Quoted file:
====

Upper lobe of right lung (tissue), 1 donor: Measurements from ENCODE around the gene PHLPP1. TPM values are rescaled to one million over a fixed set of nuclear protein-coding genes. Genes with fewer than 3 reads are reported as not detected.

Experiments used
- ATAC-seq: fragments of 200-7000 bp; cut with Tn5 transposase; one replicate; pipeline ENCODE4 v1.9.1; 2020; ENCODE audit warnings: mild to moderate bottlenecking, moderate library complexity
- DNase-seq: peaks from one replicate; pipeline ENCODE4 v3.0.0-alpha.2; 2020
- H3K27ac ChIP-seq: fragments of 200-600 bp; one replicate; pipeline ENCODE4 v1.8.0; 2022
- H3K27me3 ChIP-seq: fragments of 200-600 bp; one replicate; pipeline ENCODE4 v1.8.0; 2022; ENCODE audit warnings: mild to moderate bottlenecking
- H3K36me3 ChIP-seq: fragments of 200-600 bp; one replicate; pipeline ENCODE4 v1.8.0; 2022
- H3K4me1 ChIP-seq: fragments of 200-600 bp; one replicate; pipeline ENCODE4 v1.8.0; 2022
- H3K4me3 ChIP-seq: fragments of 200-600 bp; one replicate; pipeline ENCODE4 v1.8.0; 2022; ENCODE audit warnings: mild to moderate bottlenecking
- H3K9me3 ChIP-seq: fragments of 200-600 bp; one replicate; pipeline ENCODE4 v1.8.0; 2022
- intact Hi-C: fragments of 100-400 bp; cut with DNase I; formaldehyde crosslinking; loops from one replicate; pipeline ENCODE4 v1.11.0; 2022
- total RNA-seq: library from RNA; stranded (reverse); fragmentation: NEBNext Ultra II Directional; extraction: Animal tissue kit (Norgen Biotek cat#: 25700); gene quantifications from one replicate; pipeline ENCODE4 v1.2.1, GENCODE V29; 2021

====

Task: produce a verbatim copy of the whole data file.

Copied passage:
Upper lobe of right lung (tissue), 1 donor: Measurements from ENCODE around the gene PHLPP1. TPM values are rescaled to one million over a fixed set of nuclear protein-coding genes. Genes with fewer than 3 reads are reported as not detected.

Experiments used
- ATAC-seq: fragments of 200-7000 bp; cut with Tn5 transposase; one replicate; pipeline ENCODE4 v1.9.1; 2020; ENCODE audit warnings: mild to moderate bottlenecking, moderate library complexity
- DNase-seq: peaks from one replicate; pipeline ENCODE4 v3.0.0-alpha.2; 2020
- H3K27ac ChIP-seq: fragments of 200-600 bp; one replicate; pipeline ENCODE4 v1.8.0; 2022
- H3K27me3 ChIP-seq: fragments of 200-600 bp; one replicate; pipeline ENCODE4 v1.8.0; 2022; ENCODE audit warnings: mild to moderate bottlenecking
- H3K36me3 ChIP-seq: fragments of 200-600 bp; one replicate; pipeline ENCODE4 v1.8.0; 2022
- H3K4me1 ChIP-seq: fragments of 200-600 bp; one replicate; pipeline ENCODE4 v1.8.0; 2022
- H3K4me3 ChIP-seq: fragments of 200-600 bp; one replicate; pipeline ENCODE4 v1.8.0; 2022; ENCODE audit warnings: mild to moderate bottlenecking
- H3K9me3 ChIP-seq: fragments of 200-600 bp; one replicate; pipeline ENCODE4 v1.8.0; 2022
- intact Hi-C: fragments of 100-400 bp; cut with DNase I; formaldehyde crosslinking; loops from one replicate; pipeline ENCODE4 v1.11.0; 2022
- total RNA-seq: library from RNA; stranded (reverse); fragmentation: NEBNext Ultra II Directional; extraction: Animal tissue kit (Norgen Biotek cat#: 25700); gene quantifications from one replicate; pipeline ENCODE4 v1.2.1, GENCODE V29; 2021